Wednesday, November 16, 2011

Movie Script Writing : Avoid These Screenplay Mistakes 2

Screenwriting For Authors -- Avoid These Newbie Mistakes Part 2

Author:Danek S. Kaus

Hopefully you've had a chance to read my first article on the common mistakes that authors make in their early, and often later, attempts at screenwriting to adapt their book. If not, that's okay. Each of these articles can stand alone. So let's get started.

[caption id="attachment_128" align="aligncenter" width="500"]Movie Script Writing : Avoid These Screenplay Mistakes 2 Movie Script Writing : Avoid These Screenplay Mistakes 2[/caption]

NOT CAPITALIZING CHARACTER NAMES - The first time you introduce a character, their name should be ALL IN CAPS, such as JOHN SMITH. After that, use traditional capitalization.

OVERLY SPECIFIC CHARACTER DESCRIPTIONS - Many newbie screenwriters try to cast their movies by introducing a character as a George Clooney or Salma Hayek type. This can make casting more difficult, especially if you can't get those actors for your movie. Instead, keep character descriptions more general, such as 'athletic, early 30's.

DIRECTING THE SCRIPT - Some beginning writers include camera angles and background songs in their scripts. DO NOT DO THIS. It looks amateurish.

LONG, COMPLEX SENTENCES - Use simple sentences in your descriptive passages so the producer does not have to pause and try to extract your meaning. It's a great way to get them to toss your script and move on to the next one.

LONG DESCRIPTIVE PARAGRAPHS -- Nobody likes to read long, unbroken blocks of text, especially directors and producers. Break up the description into short paragraphs. If you secretly dream of directing, using short paragraphs can be a subtle way suggesting where new shots or angles could begin, without actually stating so, according to some screenwriting coaches.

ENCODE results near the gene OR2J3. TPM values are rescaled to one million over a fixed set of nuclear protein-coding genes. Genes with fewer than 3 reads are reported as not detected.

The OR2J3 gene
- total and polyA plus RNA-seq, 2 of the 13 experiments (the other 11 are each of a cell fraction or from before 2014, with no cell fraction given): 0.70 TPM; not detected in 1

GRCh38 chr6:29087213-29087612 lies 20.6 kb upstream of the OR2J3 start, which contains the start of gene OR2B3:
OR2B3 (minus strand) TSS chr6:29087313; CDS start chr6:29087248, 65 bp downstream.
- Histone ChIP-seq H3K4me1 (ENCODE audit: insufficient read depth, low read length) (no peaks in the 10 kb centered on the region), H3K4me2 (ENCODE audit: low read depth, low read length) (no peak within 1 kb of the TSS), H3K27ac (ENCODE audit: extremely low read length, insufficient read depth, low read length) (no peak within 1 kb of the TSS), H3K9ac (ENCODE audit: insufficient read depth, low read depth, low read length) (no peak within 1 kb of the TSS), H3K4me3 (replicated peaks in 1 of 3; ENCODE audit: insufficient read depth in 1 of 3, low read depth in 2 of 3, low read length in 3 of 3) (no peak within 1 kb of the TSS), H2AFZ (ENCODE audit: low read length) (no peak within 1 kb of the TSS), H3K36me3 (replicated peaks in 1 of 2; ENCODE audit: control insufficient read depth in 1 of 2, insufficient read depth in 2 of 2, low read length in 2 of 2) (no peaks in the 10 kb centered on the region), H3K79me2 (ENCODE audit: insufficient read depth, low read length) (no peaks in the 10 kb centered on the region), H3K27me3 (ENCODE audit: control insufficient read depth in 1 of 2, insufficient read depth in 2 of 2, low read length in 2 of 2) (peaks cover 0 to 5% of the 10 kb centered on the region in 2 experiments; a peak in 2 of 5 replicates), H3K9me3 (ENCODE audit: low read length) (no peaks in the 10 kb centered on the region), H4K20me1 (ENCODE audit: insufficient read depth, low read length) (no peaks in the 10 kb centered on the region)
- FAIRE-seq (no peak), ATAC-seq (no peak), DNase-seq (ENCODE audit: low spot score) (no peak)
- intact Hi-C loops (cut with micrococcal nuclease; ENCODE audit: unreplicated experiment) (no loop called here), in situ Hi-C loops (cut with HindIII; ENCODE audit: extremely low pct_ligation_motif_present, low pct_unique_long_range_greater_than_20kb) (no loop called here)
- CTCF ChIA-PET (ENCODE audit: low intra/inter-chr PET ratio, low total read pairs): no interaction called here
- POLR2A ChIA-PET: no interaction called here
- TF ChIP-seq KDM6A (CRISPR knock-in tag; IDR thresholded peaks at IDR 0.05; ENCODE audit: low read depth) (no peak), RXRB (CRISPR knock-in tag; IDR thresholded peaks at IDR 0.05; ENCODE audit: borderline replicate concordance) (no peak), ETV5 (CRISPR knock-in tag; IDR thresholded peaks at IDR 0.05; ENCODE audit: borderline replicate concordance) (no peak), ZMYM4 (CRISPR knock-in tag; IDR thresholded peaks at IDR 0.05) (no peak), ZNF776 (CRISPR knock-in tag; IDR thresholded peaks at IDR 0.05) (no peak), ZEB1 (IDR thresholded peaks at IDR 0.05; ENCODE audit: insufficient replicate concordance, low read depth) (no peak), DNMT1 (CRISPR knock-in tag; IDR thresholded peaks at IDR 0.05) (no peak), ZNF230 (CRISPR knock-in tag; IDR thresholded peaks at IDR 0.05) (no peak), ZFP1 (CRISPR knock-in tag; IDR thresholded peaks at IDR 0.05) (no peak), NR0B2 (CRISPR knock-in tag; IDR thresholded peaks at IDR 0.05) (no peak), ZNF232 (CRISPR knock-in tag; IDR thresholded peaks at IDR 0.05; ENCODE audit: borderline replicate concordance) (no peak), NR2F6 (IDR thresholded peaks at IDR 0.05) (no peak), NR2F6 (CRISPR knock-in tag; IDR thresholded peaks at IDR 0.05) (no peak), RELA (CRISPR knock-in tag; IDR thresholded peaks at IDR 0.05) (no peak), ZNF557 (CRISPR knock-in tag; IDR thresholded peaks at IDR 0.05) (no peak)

NOT INCREASING THE TENSION - Another big mistake is keeping the same level of conflict, or lack of it, throughout the script. A screenplay should have mounting tension and increasing stakes until you reach the climax, which should be the most intense scene of the entire screenplay.

BEING TOO CHATTY -- Movie dialogue is not like real-life conversation. Lose all the empty discussion, such as saying hello, asking how someone is and what they did last night, unless it somehow reveals character and advances the story. If it does not advance the story, cut it. Every action a character performs and every word they say should move the story along in some way.

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About the Author

Danek S. Kaus is a produced screenwriter with another film in development. Several of his screenplays have been optioned by movie production companies. He can help with your screenplay or adapt your book into a movie. He also offers professional script analysis and coaching.

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